Cyworld is South Korea’s most popular social networking website. It was developed as an online dating service that would provide an open and public meeting place for users. In 2001, CyWorld launched the minihompy feature, which allowed each user to create a home page. It was highly successful because celebrities and politicians took to this platform to reach out to their fans and audiences. CyWorld’s members comprised more than one third of Korea’s entire population, and it had a strong penetration (ninety percent) in the young-adult market; in 2005, practically every South Korean in their twenties—25% of the population—was a user. By 2006 this user base numbered 19 million, but it dropped to 18 million by 2008. Cyworld’s reception in some overseas markets did not prove enthusiastic.
Skyblog.com was founded by Skyrock CEO Pierre Bellanger, and Skyrock.com is a social-networking website that offers free Web space where users can create blogs, add profiles and exchange messages with other registered members. The website also showcases the original musical compositions of its members. In May 2007, after abandoning the Skyblog.com brand, Skyrock.com was launched as a full-scale social network.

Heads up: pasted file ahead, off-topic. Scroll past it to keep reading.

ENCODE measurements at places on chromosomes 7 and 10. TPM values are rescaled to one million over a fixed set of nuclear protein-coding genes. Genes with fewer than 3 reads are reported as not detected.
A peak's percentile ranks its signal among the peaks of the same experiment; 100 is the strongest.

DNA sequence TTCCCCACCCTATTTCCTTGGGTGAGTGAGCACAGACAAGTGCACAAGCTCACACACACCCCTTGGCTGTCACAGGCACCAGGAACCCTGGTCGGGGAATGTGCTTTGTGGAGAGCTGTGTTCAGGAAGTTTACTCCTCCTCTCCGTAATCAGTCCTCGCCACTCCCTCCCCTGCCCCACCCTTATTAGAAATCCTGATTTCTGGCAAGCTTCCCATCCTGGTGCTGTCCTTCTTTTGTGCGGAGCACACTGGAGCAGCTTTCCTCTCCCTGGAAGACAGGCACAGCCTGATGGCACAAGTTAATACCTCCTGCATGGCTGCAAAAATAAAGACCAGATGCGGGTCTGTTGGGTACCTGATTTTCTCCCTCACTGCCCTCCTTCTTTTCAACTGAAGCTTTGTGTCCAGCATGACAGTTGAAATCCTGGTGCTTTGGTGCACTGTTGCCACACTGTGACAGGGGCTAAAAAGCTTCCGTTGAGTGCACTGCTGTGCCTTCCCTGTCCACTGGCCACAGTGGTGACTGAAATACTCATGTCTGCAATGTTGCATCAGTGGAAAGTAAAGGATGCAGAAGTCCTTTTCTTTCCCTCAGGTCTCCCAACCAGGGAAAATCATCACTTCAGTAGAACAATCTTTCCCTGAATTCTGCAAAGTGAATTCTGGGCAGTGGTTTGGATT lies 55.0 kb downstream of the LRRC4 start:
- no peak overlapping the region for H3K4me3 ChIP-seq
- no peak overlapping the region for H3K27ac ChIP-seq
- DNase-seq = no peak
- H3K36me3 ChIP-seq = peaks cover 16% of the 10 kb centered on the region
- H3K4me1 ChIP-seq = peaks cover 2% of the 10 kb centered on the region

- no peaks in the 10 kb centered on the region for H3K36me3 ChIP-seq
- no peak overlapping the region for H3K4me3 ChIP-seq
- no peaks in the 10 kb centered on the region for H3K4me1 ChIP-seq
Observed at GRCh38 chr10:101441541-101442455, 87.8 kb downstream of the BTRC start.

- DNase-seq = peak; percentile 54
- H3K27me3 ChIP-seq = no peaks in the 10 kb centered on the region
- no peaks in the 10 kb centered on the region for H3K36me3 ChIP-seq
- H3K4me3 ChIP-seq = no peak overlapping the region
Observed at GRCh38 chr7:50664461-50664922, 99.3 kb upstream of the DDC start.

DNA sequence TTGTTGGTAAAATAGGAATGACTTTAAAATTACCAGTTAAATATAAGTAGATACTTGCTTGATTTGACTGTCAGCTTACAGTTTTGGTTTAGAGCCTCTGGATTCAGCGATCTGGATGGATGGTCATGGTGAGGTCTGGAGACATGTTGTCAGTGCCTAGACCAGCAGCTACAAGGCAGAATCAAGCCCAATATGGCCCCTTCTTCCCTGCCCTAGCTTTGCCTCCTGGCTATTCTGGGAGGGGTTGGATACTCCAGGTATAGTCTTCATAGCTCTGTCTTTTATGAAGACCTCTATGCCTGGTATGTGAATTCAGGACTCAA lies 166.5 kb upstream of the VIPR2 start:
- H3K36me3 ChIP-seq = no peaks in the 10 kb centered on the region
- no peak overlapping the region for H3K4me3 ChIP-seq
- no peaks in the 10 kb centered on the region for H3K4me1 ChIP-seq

Friendster was the first modern, general social-networking website; it was a new kind of dating website whose objective was to provide a place for meeting new people that was safer than places used in daily life, as well as faster. Friendster operated by allowing people to discover their friends, and then friends of friends, and so on to expand their networks. Users contact other members, sustain those contacts and share online content and media with those contacts. The website is also used for dating and discovering new events, bands and hobbies. Users may share videos, photos, messages and comments with other members via their profiles and networks.
Fotolog is the world’s leading photo-blogging website, one of the world’s largest social-networking websites and a global cultural phenomenon. More than 22 million members in over 200 countries use Fotolog to express themselves through online photo diaries and blogs. It was launched by Scott Heiferman and Adam Seifer as a small community project with 200 friends.
Del.icio.us is a social-bookmarking website for storing, sharing and discovering Web bookmarks; one can bookmark any content one finds online, then tag that content and share it with other users. Users can search for bookmarks or browse them with tags,view the most popular content and up-and-coming content (not unlike most social news websites).